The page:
If the so-called “obesity paradox,” the theory that obesity may be protective under certain conditions, does indeed exist, it is not apparent with respect to intraoperative insulin resistance during coronary artery bypass graft (CABG) surgery, Canadian researchers have concluded. They found a linear negative relationship between body mass index (BMI) and insulin sensitivity during the procedure, opening the door to more postoperative adverse events in obese and morbidly obese patients.
Although previous studies have reported better outcomes in overweight and obese patients than normal-weight patients (Diabetes Care 2013;36 [suppl 2]:S276-S281), the association between obesity and morbidity and mortality after major surgery remains unclear, reported Yosuke Nakadate, MD, an attending anesthesiologist in McGill University Health Centre, in Montreal.
The investigators were spurred by prior research demonstrating that the degree of intraoperative insulin resistance is a predictor of adverse events (J Clin Endocrinol Metab 2010;95:4338-4344). In that trial involving 143 nondiabetic and 130 diabetic patients scheduled for elective cardiac surgery, it was found that for every 1 mg/kg per minute decrease in insulin sensitivity, the incidence of major complications increased significantly. Indeed, diabetic patients with poor glycemic control had a significantly greater incidence of major complications and minor infections than those with better glycemic control.
The researchers studied individuals scheduled for elective CABG, valve surgery or a combination of both between May 2008 and June 2015 at their institution. Patients undergoing off-pump CABG or procedures with anticipated deep hypothermic circulatory arrest were excluded.
A Continuum of Weight
All patients received a standardized IV anesthesia regimen consisting of sufentanil and midazolam supplemented with inhaled sevoflurane. Insulin sensitivity was assessed by the hyperinsulinemic-euglycemic clamp technique during cardiac surgery. The investigators used the dextrose infusion rate during steady-state conditions before cardiopulmonary bypass as an indicator of insulin sensitivity.
“Patients were divided into diabetic and nondiabetic patients, and were then classified into one of five groups based on BMI,” Dr. Nakadate said. The groups were:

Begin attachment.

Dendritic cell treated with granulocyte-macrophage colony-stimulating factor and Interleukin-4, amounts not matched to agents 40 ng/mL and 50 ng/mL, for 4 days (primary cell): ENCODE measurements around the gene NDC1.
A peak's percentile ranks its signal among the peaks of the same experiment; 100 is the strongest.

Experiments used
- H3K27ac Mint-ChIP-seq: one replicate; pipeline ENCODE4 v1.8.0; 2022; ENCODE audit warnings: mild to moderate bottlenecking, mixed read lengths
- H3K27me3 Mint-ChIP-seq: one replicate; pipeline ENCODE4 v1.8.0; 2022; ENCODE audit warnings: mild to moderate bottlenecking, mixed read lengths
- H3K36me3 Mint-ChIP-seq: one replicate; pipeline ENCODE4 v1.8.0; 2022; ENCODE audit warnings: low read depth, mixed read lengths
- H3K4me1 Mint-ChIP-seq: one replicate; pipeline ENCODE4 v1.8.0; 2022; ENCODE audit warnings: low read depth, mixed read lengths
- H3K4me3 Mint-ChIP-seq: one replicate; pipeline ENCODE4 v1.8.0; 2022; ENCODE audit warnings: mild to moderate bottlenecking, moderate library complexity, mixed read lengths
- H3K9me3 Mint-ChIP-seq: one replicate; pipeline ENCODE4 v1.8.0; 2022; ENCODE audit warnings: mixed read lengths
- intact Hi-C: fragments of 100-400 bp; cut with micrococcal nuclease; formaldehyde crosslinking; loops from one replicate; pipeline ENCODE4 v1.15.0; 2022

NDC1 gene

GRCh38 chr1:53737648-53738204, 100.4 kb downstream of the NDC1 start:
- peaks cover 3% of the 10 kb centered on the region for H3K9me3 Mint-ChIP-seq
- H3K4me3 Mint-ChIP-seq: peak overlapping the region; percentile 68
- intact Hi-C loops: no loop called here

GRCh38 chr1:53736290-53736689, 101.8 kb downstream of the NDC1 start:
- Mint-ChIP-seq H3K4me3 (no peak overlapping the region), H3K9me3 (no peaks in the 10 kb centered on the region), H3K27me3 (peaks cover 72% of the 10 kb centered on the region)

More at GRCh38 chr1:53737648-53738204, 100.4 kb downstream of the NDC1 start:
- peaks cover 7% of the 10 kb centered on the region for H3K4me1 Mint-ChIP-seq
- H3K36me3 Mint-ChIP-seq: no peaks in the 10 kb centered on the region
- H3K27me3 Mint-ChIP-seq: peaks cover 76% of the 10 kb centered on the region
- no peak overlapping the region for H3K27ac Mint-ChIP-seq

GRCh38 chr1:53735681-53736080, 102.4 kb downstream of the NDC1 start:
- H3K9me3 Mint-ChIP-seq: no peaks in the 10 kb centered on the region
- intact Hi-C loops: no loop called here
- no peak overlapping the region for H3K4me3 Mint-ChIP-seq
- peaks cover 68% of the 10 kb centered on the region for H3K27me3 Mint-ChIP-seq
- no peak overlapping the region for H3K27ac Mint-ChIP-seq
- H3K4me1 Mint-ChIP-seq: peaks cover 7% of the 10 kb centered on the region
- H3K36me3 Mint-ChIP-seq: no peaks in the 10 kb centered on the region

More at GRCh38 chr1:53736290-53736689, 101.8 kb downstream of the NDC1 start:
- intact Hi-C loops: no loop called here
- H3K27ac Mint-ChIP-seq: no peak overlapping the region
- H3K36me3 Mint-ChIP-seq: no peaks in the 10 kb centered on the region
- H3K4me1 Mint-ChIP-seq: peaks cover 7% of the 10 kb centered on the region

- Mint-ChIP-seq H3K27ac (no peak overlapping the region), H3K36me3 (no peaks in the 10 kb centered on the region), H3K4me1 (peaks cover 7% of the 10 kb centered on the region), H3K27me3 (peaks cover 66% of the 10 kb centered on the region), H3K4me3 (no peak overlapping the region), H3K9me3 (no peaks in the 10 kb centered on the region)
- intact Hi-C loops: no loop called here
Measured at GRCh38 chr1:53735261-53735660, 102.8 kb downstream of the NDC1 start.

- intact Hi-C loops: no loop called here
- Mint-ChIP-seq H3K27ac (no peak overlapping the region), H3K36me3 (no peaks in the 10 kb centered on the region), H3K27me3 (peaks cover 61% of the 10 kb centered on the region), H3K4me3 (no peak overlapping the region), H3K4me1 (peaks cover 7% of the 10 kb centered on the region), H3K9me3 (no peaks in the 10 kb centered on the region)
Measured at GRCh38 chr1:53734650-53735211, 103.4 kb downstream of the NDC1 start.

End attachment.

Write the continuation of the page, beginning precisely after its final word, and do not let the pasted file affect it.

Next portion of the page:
- underweight (BMI <18.5 kg/m2);
- normal weight (BMI 18.5-25 kg/m2);
- overweight (BMI 25-30 kg/m2);
- obese (BMI 30-35 kg/ m2); and
- morbidly obese (BMI >35 kg/m2).
As Dr. Nakadate reported at the 2017 annual meeting of the Canadian Anesthesiologists’ Society (abstract 272918), 401 patients completed the study and 134 were diabetic. The investigators found a negative correlation for BMI and intraoperative insulin sensitivity, independent of the presence of diabetes mellitus. Indeed, insulin sensitivity in nondiabetic underweight and normal-weight patients was higher than in their overweight, obese and morbidly obese counterparts.
Moreover, diabetic patients in the underweight, normal-weight and overweight groups also showed greater insulin sensitivity than obese and morbidly obese diabetic patients. Perhaps not surprisingly, diabetic patients were on average less insulin sensitive than nondiabetic patients in all weight groups.
“In summary,” Dr. Nakadate said, “we demonstrated that higher BMI is a strong predictor of intraoperative insulin resistance. Taking into account our previous study, which demonstrated that intraoperative insulin resistance is a predictor of worse postoperative outcomes, this study suggests that obesity may be a risk factor for worse outcomes.”
According to Boris Mraovic, MD, the trial adds to the growing body of evidence on the importance of perioperative insulin sensitivity and glucose control.
“It is probably most important in cardiac surgery because the stress of surgery increases insulin resistance, and cardiac surgery is one of the most stressful surgeries,” he said. Dr. Mraovic is an associate professor of clinical anesthesiology at the University of Missouri School of Medicine, in Columbia.
“BMI and insulin resistance as risk factors for morbidity and mortality are well established, as they are components of metabolic syndrome,” Dr. Mraovic added. “This study showed a direct linear correlation of BMI and insulin sensitivity, proving that even moderate increases in BMI—as a risk factor for perioperative morbidity/mortality—should not be ignored.”
Dr. Mraovic recommended preoperative carbohydrate loading as one way to improve perioperative insulin sensitivity, a strategy whose benefit is established in enhanced recovery after major abdominal surgeries and in cardiac surgery.
“Would decreasing BMI and improving insulin sensitivity before elective surgery improve outcomes after cardiac surgery?” Dr. Mraovic asked. “That is still unknown and remains to be investigated.”